Prior to beginning my journey with UEP I had been living in a town of 2,030 in rural central Vermont. It took 10 minutes to walk through town, into the foothills of the Green Mountains, and quickly be engulfed in trees, pine needles underfoot, lost in thought. Since the start of school I have been absorbed in trying to keep on top of reading and research, discovering new passions within the field, and generally acclimating to an academic lifestyle.
On Saturday November 7th, 18 Tufts Urban and Environmental Policy and Planning students set out for a day of hiking and overnight at the Tufts Loj in New Hampshire. The drive to the White Mountains was a relaxing transition out of the city and into the weekend. The car ride provided a space to chat with classmates who are slowly becoming friends and compare notes about classes, assignments, research, and careers. It was at the beginning of our hike, bundled in layers of long underwear, hats and scarves, that I realized just how much I miss being in the woods. I couldn’t have articulated that I needed the space, solitude and silence that the trees and mountains provide: how the vast vistas beyond the peaks helped clear my mind and reset my core. Even while hiking with a group of people, I found the space to reconnect with a non-urban environment.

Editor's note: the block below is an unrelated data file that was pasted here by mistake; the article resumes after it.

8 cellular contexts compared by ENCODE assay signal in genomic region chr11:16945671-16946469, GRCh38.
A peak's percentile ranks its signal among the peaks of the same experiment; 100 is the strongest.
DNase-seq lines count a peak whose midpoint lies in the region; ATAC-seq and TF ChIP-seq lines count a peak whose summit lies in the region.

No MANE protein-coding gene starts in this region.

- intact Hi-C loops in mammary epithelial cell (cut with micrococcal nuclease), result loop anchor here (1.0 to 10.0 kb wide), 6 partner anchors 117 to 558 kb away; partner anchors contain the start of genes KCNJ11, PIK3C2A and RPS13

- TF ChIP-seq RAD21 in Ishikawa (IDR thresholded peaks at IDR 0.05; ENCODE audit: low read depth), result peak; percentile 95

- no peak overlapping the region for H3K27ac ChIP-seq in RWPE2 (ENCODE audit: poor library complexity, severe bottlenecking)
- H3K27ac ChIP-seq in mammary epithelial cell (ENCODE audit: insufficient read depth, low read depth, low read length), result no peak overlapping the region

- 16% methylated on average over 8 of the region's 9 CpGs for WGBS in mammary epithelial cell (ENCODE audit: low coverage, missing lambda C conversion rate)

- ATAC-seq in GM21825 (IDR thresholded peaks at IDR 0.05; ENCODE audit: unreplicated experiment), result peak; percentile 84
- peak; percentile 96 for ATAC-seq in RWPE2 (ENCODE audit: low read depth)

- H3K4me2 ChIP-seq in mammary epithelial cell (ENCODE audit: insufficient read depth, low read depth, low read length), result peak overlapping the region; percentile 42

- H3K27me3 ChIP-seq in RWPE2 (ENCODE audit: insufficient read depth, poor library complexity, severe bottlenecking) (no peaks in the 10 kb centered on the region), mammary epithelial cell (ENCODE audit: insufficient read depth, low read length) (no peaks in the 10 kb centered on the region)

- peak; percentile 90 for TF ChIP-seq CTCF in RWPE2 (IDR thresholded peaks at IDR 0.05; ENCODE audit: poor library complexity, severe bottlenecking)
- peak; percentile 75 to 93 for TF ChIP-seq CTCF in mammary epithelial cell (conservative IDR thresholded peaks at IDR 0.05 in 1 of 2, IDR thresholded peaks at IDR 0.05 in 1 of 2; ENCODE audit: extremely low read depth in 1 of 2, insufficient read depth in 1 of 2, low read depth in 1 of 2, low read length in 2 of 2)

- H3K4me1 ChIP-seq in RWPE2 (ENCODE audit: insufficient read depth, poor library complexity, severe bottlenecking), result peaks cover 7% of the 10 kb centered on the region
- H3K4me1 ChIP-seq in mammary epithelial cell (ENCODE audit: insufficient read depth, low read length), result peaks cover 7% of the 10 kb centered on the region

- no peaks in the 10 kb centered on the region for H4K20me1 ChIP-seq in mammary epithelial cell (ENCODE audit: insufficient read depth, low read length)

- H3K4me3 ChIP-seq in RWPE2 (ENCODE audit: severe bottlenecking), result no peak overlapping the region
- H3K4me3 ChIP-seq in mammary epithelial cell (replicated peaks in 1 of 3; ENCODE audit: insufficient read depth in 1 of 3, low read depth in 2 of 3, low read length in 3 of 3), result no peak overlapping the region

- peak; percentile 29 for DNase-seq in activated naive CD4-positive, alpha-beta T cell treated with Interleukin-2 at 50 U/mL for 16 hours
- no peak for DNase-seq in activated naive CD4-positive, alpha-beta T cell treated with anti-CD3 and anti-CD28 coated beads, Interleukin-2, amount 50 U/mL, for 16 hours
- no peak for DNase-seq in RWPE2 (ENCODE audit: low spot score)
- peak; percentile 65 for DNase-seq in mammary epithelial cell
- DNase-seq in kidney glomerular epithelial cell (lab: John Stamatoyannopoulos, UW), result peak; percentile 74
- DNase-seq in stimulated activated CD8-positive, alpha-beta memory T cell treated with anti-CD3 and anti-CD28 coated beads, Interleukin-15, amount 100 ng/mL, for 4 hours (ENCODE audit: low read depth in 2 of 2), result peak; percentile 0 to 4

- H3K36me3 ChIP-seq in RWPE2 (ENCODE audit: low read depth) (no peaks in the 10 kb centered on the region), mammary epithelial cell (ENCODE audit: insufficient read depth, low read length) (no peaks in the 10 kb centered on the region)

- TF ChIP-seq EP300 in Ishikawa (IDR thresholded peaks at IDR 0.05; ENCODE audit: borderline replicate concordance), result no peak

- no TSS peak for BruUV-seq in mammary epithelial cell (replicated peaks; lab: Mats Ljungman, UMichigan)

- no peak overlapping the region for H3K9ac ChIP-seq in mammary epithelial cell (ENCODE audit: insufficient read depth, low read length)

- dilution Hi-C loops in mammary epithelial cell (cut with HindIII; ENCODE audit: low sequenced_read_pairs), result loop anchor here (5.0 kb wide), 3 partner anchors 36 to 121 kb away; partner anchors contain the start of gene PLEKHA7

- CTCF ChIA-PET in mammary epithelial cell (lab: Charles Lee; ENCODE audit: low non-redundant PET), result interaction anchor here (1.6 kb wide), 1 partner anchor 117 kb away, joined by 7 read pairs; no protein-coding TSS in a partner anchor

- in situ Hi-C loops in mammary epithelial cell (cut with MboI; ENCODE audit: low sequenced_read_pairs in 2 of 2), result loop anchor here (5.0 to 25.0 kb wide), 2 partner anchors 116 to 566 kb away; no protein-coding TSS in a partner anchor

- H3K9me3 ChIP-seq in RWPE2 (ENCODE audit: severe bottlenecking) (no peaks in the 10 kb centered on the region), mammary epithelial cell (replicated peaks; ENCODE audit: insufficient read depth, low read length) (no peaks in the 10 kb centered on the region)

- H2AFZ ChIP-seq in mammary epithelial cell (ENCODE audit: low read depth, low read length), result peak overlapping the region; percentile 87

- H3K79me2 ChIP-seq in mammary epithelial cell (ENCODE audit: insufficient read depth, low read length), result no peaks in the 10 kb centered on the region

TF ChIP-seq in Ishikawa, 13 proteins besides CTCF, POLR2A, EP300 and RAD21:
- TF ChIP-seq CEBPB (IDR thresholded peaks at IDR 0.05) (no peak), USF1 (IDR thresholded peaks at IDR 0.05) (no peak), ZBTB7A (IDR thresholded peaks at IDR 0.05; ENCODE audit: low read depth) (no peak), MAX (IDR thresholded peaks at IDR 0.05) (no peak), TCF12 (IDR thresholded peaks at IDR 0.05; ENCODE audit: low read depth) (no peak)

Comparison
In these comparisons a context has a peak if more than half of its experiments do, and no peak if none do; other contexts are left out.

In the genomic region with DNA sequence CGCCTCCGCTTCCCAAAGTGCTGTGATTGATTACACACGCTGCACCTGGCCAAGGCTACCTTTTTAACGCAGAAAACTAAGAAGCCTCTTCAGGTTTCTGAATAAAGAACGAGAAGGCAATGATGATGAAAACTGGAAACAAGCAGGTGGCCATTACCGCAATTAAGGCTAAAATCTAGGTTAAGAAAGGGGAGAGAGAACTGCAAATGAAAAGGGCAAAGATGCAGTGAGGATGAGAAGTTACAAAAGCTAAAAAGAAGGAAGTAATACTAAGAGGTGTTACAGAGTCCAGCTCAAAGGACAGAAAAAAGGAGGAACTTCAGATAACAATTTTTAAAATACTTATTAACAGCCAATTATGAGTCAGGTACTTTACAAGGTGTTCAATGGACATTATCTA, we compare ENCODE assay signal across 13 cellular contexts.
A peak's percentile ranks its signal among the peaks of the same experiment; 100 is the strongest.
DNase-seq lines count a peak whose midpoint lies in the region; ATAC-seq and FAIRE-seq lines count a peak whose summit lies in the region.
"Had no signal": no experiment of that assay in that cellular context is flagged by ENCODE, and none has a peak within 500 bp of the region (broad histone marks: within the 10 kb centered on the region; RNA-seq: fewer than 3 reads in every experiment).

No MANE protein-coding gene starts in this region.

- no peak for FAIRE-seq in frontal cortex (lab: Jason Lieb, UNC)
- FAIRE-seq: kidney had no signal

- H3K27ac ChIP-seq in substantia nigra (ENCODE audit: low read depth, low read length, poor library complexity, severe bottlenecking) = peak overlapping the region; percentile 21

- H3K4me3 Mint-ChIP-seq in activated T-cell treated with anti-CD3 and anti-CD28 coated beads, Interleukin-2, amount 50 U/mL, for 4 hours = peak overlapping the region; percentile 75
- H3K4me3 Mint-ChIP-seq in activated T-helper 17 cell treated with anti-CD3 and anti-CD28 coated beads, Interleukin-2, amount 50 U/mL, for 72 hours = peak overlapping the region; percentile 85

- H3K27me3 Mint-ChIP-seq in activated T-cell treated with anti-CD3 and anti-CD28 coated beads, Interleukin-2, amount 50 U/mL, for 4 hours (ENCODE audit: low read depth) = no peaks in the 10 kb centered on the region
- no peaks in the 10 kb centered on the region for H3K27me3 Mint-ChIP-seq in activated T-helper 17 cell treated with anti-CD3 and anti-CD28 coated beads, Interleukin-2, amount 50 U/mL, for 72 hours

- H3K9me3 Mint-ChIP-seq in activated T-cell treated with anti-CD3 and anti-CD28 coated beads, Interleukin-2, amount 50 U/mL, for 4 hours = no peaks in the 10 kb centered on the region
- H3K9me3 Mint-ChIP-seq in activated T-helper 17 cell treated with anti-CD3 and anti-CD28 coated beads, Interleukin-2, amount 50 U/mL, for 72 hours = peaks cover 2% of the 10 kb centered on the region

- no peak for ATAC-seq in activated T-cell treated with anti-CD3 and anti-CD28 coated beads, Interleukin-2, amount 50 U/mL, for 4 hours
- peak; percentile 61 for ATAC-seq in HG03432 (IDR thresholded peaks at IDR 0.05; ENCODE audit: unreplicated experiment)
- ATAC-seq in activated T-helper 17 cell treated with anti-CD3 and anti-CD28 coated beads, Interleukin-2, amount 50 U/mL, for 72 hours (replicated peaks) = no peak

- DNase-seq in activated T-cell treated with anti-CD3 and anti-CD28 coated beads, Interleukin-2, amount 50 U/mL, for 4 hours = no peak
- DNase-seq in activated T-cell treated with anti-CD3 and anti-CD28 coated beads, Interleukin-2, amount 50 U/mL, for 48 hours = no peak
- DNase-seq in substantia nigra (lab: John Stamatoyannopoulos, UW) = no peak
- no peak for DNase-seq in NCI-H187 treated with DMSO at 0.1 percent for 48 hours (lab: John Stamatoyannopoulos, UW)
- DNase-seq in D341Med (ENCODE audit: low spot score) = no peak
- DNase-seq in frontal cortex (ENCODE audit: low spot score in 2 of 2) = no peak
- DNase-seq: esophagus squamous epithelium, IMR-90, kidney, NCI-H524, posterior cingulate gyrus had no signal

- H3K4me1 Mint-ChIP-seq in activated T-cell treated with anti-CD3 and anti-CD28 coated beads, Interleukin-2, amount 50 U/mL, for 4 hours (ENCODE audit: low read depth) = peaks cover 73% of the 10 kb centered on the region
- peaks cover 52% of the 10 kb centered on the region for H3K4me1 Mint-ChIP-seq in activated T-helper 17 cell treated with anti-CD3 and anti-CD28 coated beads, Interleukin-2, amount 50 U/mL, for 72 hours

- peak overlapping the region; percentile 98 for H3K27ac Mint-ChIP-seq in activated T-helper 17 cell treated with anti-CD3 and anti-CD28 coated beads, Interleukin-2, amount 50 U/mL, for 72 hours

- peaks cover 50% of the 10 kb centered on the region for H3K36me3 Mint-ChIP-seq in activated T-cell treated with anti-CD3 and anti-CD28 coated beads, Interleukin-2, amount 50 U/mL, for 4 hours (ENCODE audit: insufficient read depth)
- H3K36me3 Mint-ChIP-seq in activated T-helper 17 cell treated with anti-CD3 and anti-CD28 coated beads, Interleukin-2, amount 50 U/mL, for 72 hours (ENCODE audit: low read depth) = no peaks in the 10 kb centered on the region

Between conversation with friends, picking up souvenirs of birch bark and crimson leaves, and traversing up steep passes, we slowly made our way to Lonesome Lake. Navigating our way over planks through bogs and marshes we finally arrived at the docks on the bank of the lake. There is nothing quite as satisfying as lunch after a long hike, and this day was no exception. I made the time to sit and sketch, a passion that I have ignored for the past 8 months. With rusty hand and no expectations- just the joy of being in the moment- I sketched the mountains and enjoyed bouncing in and out of conversation about yoga, food and traveling.
Although the trip was short, it provided enough time to reconnect with art and trees and to make deeper connections with fellow students through hiking, cooking together, setting up an unfamiliar tent in the dark, camping, s’mores, bonfires and silly games. For me the overnight was a perfect balance to the seriousness and intensity of the first semester of school and the relaxed social atmosphere outside of the classroom to get to know my cohorts even better.
Being in nature is “a balm” for body and soul. Your sketch is remarkable as is this blog. Thank you
Thanks for sharing Lylee! I will have to make it next year!